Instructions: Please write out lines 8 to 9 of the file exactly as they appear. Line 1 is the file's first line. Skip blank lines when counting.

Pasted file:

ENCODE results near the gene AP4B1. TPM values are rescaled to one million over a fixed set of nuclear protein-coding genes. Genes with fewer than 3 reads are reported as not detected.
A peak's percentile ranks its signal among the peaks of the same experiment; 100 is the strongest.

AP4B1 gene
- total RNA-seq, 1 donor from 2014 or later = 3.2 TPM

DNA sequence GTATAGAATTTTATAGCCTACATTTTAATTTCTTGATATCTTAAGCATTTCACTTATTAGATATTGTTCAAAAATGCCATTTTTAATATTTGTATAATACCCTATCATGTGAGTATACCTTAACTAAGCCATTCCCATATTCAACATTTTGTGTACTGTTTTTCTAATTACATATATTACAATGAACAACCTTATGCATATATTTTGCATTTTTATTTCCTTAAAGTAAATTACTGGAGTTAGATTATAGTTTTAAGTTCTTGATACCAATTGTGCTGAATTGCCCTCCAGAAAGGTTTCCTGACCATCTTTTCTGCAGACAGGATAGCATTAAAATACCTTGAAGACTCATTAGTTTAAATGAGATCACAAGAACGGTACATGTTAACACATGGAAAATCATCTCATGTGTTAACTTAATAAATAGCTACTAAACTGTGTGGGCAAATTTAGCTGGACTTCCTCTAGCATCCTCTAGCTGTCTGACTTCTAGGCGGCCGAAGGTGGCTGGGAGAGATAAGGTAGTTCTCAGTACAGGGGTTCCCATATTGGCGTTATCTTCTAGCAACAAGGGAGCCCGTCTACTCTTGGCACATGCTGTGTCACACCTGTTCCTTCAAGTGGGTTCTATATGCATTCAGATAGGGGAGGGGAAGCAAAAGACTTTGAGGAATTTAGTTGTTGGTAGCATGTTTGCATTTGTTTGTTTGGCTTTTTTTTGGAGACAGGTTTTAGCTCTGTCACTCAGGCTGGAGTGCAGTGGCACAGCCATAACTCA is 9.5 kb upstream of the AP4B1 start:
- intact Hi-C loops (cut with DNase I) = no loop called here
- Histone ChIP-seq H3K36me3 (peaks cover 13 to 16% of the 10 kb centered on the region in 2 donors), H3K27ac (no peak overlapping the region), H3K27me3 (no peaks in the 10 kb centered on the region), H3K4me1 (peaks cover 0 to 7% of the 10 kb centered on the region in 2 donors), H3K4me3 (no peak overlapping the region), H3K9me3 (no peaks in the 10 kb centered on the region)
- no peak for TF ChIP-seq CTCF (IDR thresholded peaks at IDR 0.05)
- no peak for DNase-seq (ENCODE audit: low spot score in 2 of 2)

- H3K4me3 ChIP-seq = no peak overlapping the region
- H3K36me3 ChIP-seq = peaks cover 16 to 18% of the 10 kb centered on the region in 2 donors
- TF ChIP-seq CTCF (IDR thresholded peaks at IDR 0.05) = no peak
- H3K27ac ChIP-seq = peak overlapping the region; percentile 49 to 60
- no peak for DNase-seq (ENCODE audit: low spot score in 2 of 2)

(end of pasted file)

- no peak for TF ChIP-seq CTCF (IDR thresholded peaks at IDR 0.05)
- no peak for DNase-seq (ENCODE audit: low spot score in 2 of 2)